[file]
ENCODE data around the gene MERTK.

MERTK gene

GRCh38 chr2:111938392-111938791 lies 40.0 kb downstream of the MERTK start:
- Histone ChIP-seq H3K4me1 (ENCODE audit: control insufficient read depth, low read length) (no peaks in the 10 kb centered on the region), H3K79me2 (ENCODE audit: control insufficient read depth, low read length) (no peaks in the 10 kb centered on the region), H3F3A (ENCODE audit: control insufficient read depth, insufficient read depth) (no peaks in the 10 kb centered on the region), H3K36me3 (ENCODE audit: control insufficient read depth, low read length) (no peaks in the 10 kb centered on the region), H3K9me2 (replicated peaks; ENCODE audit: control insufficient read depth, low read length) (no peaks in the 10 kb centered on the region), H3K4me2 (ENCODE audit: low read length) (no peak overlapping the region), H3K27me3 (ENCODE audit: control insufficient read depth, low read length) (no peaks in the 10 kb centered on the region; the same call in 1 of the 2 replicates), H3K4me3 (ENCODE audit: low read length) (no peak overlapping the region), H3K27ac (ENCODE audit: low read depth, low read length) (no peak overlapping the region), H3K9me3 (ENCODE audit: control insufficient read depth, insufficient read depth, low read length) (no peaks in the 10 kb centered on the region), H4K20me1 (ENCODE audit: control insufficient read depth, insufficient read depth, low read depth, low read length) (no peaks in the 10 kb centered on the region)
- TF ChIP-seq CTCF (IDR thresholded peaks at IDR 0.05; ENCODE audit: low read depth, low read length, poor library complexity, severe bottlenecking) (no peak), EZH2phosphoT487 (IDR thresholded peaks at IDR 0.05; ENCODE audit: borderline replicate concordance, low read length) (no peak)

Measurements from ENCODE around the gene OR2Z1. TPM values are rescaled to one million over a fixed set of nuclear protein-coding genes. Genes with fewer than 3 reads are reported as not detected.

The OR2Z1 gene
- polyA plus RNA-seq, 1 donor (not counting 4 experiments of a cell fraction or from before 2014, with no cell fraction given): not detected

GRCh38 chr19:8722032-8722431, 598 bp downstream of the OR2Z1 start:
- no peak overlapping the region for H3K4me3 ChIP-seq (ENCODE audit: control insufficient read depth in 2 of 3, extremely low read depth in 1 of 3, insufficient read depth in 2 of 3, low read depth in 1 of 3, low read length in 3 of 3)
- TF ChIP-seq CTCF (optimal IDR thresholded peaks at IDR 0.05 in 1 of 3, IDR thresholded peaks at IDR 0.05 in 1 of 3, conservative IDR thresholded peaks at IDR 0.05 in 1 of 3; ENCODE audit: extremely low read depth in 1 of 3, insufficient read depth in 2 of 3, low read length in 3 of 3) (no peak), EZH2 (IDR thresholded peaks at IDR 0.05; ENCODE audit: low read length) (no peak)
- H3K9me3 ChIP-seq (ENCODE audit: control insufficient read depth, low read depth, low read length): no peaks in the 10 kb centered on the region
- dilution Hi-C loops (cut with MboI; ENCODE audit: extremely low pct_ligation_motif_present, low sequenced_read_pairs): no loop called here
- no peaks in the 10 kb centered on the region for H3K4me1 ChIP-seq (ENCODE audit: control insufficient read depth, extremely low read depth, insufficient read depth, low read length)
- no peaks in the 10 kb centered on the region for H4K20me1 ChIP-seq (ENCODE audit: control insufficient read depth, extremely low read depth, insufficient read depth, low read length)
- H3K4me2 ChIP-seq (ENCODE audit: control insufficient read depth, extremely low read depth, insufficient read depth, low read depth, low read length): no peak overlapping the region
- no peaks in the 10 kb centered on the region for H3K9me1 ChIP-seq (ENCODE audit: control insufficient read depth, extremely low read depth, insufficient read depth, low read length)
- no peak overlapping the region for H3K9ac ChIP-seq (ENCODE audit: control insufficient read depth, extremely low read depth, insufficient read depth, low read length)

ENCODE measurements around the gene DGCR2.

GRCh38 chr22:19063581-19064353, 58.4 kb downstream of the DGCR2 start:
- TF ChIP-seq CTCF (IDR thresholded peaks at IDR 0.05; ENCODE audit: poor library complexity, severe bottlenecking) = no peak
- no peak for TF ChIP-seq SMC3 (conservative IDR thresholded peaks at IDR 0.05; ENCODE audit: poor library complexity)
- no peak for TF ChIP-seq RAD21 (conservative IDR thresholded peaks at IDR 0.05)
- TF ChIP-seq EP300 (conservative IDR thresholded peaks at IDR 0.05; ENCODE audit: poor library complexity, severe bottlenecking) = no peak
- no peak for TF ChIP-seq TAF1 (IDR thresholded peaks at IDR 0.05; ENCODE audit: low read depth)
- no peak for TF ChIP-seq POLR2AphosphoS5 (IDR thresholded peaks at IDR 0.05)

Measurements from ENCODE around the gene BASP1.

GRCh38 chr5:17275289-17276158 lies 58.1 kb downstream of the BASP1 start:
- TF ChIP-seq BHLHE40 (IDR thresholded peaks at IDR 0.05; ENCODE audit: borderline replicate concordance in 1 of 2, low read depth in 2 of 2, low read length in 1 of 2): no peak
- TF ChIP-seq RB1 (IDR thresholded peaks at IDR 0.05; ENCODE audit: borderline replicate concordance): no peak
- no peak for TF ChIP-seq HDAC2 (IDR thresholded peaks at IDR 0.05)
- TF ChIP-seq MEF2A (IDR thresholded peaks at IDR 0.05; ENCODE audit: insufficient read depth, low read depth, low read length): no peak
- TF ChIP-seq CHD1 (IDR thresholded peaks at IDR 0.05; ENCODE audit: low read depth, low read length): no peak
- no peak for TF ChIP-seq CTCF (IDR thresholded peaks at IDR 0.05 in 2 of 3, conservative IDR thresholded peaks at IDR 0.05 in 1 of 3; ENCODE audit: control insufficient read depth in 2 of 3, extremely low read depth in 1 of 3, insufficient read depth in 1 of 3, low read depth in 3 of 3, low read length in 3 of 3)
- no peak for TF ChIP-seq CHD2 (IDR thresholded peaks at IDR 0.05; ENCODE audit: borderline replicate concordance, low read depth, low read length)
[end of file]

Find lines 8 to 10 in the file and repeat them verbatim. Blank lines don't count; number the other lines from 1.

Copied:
- polyA plus RNA-seq, 1 donor (not counting 4 experiments of a cell fraction or from before 2014, with no cell fraction given): not detected

GRCh38 chr19:8722032-8722431, 598 bp downstream of the OR2Z1 start:
- no peak overlapping the region for H3K4me3 ChIP-seq (ENCODE audit: control insufficient read depth in 2 of 3, extremely low read depth in 1 of 3, insufficient read depth in 2 of 3, low read depth in 1 of 3, low read length in 3 of 3)